Relationships, people, and the commitment to respond to the needs of the critically ill and injured are the foundation of STARS’ journey from a dream and vision to reality. Almost 30 years of history is captured in the stories of the people, places and teamwork that have contributed to tens of thousands of missions flown.
We are excited to share with you some highlights from our past as we unfold our plans for the future. The next chapters in our history will include the same compelling dedication of our staff, volunteers, community partners and our supporters.
The rotary air ambulance program, initially named Lions Air Ambulance Service, is established, and the first mission is flown in December to transport a critically ill infant to tertiary care in Calgary.
STARS receives formal recognition as an essential service when the organization is integrated into emergency planning for the Calgary Olympic Winter Games.
STARS’ Edmonton base is established and carries out its first mission in October. Also, STARS is awarded rotary and fixed-wing air medical ambulance contracts for both Edmonton and Calgary bases by the provincial government.
STARBEAR, the official mascot of STARS, is born.
The STARS Emergency Link Centre is established with funding received from the Canadian Association of Petroleum Producers.
STARS also purchases the Calgary and Edmonton helicopters through financing.
The STARS Seconds Count Capital Campaign launches to buy two STARS helicopters and establish the STARS Legacy Fund.
STARS receives full accreditation as an international critical-care provider from the Commission on Accreditation of Medical Transport Systems (CAMTS).
The Human Patient Simulator program is established in Alberta through the support of founding donors: Lions International Multiple District 37 and Lockerbie & Hole.
The Chain of Survival Fund is established to provide community emergency service providers with financial assistance for medical equipment and training needs.
The International Association of Air Medical Services names STARS the recipient of its prestigious Program of the Year award. STARS is the first international and first Canadian program to receive this honour. Also, a fourth helicopter is purchased.
STARS is requested to be the air medical provider for the G8 Summit in Kananaskis, Alberta. To ensure mission availability, STARS’ fourth helicopter is upgraded to flying status.
STARS surpasses the 10,000-mission milestone.
A mission to carry a patient from southeastern Alberta to Calgary marks STARS’ first mission utilizing night vision goggle (NVG) technology. It is also the first civilian air carrier use of NVG technology in Canada.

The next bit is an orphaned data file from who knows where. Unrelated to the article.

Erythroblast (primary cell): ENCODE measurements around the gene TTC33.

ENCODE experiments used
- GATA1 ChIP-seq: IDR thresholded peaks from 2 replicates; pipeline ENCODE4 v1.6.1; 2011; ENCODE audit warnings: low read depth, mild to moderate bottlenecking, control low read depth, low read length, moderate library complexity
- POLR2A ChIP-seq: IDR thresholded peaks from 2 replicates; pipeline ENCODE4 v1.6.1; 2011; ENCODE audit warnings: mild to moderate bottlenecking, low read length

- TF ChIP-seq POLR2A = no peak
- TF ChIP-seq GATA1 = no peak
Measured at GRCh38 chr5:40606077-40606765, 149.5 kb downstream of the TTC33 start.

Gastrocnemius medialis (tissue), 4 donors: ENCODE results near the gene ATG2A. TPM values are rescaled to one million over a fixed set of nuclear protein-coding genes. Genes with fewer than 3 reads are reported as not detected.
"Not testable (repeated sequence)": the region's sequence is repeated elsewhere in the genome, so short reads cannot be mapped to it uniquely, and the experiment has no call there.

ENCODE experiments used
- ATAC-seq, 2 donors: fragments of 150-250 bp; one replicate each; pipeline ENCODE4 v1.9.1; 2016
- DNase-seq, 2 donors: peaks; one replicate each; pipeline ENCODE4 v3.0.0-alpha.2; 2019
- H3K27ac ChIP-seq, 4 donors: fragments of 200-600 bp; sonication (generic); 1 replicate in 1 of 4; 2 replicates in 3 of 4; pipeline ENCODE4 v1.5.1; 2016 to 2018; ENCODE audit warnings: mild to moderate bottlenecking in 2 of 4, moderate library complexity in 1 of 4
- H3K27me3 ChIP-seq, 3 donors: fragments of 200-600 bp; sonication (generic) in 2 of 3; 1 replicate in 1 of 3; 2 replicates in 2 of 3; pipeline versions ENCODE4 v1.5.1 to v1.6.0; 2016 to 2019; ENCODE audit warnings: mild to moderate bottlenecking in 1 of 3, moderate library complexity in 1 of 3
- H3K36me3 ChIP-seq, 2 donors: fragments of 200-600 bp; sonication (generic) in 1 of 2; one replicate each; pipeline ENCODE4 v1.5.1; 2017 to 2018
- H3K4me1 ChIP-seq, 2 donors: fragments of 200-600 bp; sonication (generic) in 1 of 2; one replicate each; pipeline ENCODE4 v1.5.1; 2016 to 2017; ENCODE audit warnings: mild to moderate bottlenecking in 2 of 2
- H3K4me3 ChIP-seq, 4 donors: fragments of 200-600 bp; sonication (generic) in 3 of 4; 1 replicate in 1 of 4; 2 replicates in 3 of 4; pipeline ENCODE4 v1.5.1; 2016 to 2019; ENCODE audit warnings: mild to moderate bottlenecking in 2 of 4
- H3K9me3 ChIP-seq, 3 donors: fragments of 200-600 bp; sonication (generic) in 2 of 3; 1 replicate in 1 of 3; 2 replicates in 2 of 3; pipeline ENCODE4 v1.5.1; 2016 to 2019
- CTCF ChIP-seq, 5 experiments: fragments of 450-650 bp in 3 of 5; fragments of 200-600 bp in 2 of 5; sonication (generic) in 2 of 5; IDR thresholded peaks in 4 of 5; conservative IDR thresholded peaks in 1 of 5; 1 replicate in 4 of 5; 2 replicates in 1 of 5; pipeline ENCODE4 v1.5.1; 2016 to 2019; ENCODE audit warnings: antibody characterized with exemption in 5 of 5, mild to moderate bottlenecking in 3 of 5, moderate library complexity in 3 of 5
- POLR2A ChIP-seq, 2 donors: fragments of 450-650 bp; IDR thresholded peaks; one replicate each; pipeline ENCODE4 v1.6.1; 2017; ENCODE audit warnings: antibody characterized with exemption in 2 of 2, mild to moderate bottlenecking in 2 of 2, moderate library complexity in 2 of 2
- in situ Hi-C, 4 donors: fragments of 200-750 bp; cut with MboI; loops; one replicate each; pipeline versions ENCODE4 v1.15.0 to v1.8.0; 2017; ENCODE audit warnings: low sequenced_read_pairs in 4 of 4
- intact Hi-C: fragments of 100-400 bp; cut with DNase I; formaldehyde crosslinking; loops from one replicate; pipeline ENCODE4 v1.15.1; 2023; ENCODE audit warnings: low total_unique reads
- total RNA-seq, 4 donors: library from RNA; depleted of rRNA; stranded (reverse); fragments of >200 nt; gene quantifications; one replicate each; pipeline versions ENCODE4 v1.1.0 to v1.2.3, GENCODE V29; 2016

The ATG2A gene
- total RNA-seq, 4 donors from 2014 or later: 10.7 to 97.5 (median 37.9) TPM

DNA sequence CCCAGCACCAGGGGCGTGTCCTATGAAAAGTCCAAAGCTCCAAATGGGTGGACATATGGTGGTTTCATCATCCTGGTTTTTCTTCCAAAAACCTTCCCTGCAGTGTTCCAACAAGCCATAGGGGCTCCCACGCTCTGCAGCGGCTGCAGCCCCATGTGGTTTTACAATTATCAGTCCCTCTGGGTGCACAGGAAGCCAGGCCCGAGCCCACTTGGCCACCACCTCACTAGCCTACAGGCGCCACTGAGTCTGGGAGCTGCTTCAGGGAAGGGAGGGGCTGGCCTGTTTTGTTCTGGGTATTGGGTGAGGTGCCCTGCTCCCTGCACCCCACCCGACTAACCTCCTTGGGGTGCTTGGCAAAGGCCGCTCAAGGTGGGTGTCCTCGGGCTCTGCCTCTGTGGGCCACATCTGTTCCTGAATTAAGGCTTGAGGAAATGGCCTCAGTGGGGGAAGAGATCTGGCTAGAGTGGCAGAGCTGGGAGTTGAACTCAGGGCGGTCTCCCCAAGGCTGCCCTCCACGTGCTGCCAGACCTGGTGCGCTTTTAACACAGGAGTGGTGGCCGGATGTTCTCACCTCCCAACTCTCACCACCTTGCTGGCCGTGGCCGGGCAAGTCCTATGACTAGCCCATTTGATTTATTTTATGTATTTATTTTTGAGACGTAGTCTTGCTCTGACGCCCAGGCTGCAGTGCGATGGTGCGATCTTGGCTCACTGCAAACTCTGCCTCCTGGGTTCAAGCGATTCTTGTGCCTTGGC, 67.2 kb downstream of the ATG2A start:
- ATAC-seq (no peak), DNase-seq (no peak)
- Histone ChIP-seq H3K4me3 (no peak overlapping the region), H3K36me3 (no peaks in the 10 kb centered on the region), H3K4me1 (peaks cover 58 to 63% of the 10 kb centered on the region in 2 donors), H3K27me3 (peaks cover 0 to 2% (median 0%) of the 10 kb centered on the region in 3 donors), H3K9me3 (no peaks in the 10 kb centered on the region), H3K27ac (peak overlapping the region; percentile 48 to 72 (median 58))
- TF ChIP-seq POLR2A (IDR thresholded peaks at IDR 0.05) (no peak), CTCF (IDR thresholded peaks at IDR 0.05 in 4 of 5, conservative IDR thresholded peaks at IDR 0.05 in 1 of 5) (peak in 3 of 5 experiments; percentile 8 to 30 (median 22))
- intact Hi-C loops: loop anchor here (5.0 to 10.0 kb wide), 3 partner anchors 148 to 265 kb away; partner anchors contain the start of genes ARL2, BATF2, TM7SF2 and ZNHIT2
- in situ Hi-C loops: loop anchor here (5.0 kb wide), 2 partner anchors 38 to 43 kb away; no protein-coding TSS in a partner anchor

For the first time, STARS simultaneously mobilizes three helicopters to respond to a mission in central Alberta.
The Vision Critical Campaign is launched to raise funds for the purchase of two new technology helicopters and to establish the STARS Centre for Education and Research – efforts leading toward enhanced patient care.
A third base opens in Grande Prairie on November 1. Within one year, crews from this base fly over 116 missions in Peace Country including 42 inter-facility transfers of critically ill patients, 71 scene calls related to trauma for industry patients, accidents and motor vehicle collisions and participate in three search and rescue efforts.
Dr. Gregory Powell, founder and STARS Chief Executive Officer, is made an officer in the Order of Canada.
STARS sees the first class graduate from the STARS Critical Care and Transport Medicine Academy.
STARS celebrates its 25th anniversary.
STARS is awarded the Andy Mynarski VC Memorial Award for contributions to the search-and-rescue field.
The province of Saskatchewan signs an agreement with STARS to establish helicopter air medical service in that province. Andrea Robertson assumes the role of STARS President & CEO.
CEO Rescue in the Rockies for STARS raised the single largest dollar amount ever in one day for STARS with a record-breaking $1.3 million.
This was one of the most significant and notable years in the history of our organization. STARS signs a 10-year service agreement with the Government of Manitoba to provide helicopter air ambulance from a permanent base in Winnipeg. STARS also opens bases in Regina and Saskatoon.
STARS unveiled two new donor-funded AgustaWestland AW139 helicopters in 2013. The new aircraft enhance access to emergency care through more rapid response times, an expanded service area, a larger medical interior and a de-icing system. The two aircraft arrived in Edmonton and Calgary in Dec. 2012 and Oct. 2013, respectively. After training and certification, the first patient to be transported by a STARS AW139 was flown in Sept. 2013.